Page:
Belching: Causes, Symptoms & Diagnosis

Belching involves expulsion of gas from the esophagus (and stomach) through the mouth (after a meal), resulting in the distinctive resonance known as Burp! Among certain ethnic groups, dinner receptions are not considered gratifying unless the guests belch loudly while leaving the table. Nevertheless, we all belch after consuming a hearty meal, while it provides some comfort and satisfaction as the expelled gas brings relief to the distended stomach somewhat filled by swallowed air.

However, too much or excessive belching can be a cause of concern needing medical attention by a Gastroenterologist such as Dr. V.K. Rai since there are several medical conditions that may cause this wacky malady, calling for prompt diagnosis and treatment, if necessary.

Medical Conditions Causing Excessive Burping

Hiatal Hernia – A hiatal hernia that causes excessive burping occurs if and when the upper part of a person’s stomach pushes up through the diaphragm, reaching the chest region. Normally, the stomach remains below the diaphragm, but in people with hiatal hernia, a part of the stomach pushes up through the diaphragm, while the opening it moves through is called a hiatus, and hence the name.

However, when part of the stomach pushes up through the diaphragm, it remains at the same level as the lungs. But when the pressure drops in the chest cavity due to muscle movement (as a person breathes in) the same effect happens in this part of the stomach pulling air in. On breathing out, the chest pressure changes, the lungs expel the air, but the bizarrely located stomach does not want it to let go, thus making it uncomfortable for the person who feels the urge to belch for relief.

Hiatal hernia may be diagnosed by a Gastroenterologist such as Dr. V.K. Rai, MD in the followings ways...

  • Barium X-ray – The gastroenterologist may have you drink a liquid with barium in it before taking an X-ray. This X-ray provides a clear silhouette of your upper digestive tract. The image allows the gastroenterologist to see the location of your stomach. If it’s protruding through your diaphragm, you have a hiatal hernia.
  • Endoscopy - The gastroenterologist may slide a thin tube in your throat and pass it down to your esophagus and stomach. He/she will then be able to see if your stomach is pushing through your diaphragm. Any strangulation or obstruction will also be visible.

GERD - Acid reflux or gastroesophageal reflux disease (GERD) can oftentimes cause excessive belching by promoting increased swallowing. Chronic belching may be related to inflammation of the stomach lining (gastritis) or to an infection with Helicobacter pylori, the bacterium responsible for some stomach ulcers. In these cases, the belching is accompanied by other symptoms, such as heartburn or abdominal pain.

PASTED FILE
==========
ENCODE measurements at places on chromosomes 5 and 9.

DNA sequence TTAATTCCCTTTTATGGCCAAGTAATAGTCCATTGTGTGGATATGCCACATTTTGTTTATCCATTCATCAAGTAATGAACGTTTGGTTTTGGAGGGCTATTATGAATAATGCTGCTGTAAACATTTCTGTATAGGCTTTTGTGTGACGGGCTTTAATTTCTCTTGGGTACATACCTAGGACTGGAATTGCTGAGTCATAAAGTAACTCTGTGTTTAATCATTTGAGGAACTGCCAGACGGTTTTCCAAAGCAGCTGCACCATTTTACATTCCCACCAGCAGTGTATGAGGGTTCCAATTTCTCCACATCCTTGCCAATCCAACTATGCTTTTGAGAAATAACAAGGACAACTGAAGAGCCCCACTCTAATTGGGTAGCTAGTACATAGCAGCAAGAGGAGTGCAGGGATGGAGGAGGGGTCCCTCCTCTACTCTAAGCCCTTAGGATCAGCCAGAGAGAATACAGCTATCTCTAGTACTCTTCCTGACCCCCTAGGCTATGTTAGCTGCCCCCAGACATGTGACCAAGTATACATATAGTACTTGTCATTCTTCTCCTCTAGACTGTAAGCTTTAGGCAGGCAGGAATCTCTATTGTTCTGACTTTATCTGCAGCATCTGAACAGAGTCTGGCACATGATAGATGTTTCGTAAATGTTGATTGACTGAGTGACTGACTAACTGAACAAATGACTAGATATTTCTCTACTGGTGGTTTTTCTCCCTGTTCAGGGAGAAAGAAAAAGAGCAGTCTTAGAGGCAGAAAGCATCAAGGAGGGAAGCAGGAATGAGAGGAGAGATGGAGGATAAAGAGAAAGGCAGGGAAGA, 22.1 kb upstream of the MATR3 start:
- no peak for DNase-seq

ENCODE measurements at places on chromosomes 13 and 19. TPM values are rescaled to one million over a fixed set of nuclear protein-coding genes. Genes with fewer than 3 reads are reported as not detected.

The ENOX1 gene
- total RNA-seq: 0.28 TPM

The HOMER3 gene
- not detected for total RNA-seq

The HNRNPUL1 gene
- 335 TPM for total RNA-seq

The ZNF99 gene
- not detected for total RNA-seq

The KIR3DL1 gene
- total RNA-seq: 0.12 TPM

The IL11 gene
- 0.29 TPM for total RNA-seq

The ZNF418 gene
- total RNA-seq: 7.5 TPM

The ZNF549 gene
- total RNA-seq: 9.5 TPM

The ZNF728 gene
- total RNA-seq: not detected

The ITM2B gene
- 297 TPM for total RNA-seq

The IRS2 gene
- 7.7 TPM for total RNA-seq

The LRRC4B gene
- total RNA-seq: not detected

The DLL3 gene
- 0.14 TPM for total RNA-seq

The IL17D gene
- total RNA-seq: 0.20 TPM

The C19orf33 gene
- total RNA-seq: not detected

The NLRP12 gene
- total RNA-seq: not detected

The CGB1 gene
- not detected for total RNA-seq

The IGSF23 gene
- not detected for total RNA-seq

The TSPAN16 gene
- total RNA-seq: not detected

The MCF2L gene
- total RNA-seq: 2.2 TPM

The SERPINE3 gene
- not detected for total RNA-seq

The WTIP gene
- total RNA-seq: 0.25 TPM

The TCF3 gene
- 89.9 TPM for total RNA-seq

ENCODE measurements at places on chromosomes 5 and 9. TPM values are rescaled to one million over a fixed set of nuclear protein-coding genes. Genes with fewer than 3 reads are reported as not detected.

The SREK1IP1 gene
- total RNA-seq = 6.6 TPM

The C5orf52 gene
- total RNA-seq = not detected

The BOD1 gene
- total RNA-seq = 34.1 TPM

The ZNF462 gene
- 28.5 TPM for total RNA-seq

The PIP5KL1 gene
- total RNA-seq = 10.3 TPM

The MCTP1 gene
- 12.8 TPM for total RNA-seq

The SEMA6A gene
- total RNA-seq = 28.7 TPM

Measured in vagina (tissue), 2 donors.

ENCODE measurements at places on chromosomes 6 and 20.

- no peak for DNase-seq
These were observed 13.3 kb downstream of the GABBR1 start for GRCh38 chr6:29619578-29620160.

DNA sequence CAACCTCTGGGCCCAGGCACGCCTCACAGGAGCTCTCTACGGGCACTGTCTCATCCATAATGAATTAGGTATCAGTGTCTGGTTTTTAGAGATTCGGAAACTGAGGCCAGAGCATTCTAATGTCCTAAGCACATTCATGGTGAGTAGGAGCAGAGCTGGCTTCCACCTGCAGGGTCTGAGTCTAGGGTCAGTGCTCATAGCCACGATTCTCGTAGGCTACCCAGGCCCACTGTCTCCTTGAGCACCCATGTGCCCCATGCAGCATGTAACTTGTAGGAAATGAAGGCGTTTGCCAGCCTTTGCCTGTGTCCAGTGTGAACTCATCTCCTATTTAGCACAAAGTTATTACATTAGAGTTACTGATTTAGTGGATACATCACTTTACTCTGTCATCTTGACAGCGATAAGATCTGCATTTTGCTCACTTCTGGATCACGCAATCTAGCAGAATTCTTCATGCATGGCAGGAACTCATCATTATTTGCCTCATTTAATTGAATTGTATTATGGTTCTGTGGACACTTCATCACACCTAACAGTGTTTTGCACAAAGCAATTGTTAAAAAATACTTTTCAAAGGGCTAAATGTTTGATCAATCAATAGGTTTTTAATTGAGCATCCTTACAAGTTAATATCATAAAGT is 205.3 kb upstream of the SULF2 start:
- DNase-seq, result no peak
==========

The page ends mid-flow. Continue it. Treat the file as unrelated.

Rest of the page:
Diagnosing GERD involves three basic tests such as (a) Upper Endoscopy, (b) Esophageal pH monitoring; and (c) Manometry, to be conducted by a gastroenterologist such as Dr. V.K. Rai, MD for the following reasons.

    • Upper Endoscopy: An upper endoscopy can be used to determine the cause of heartburn and is often performed as an outpatient procedure.
    • Esophageal pH Test: The esophageal pH test is commonly used to help confirm the diagnosis of GERD or to identify the cause of various symptoms.
    • Esophageal Manometry: Esophageal manometry is an outpatient test that can identify problems with movement and pressure in the esophagus that may lead to problems like heartburn.

Swallowing air – Bad or harmful habits causes excessive belching too. These include over indulgence in drinking carbonated beverages, particularly when drinking with a ‘straw’. Also people who eat and drink quickly or when are on the go. Chain smokers fall in this category in no uncertain way.

Indigestion - Indigestion and heartburn can cause excessive belching, while the latter can stem from acid reflux, whether as a symptom of peptic ulcer, or a sign that last night's spicy meal did not agree with your stomach lining. When acid moves back up the esophagus from the stomach, as in GERD, people often swallow frequently as a way to relieve some of the discomfort and then have to belch. Continuous swallowing causes more air to enter the system, which in turn causes more belching.

Gastroparesis - A medical condition called gastroparesis can lead to excessive belching. Gastroparesis, sometimes referred to as delayed gastric emptying, is a condition in which food remains in the stomach longer than it should because the stomach's muscles become weak or are damaged. Weak stomach muscles become unable to push food to the next stage of digestion. Undigested food that remains in the stomach can cause nausea and vomiting and excessive burping too.


Belching is a normal human phenomenon associated with ingestion of food and starts from te very primary stage, i.e. with newborn babies. However, when it gets beyond control or becomes unmanageably excess, one needs medical intervention, especially by a senior Gastroenterologist like Dr. V.K. Rai.


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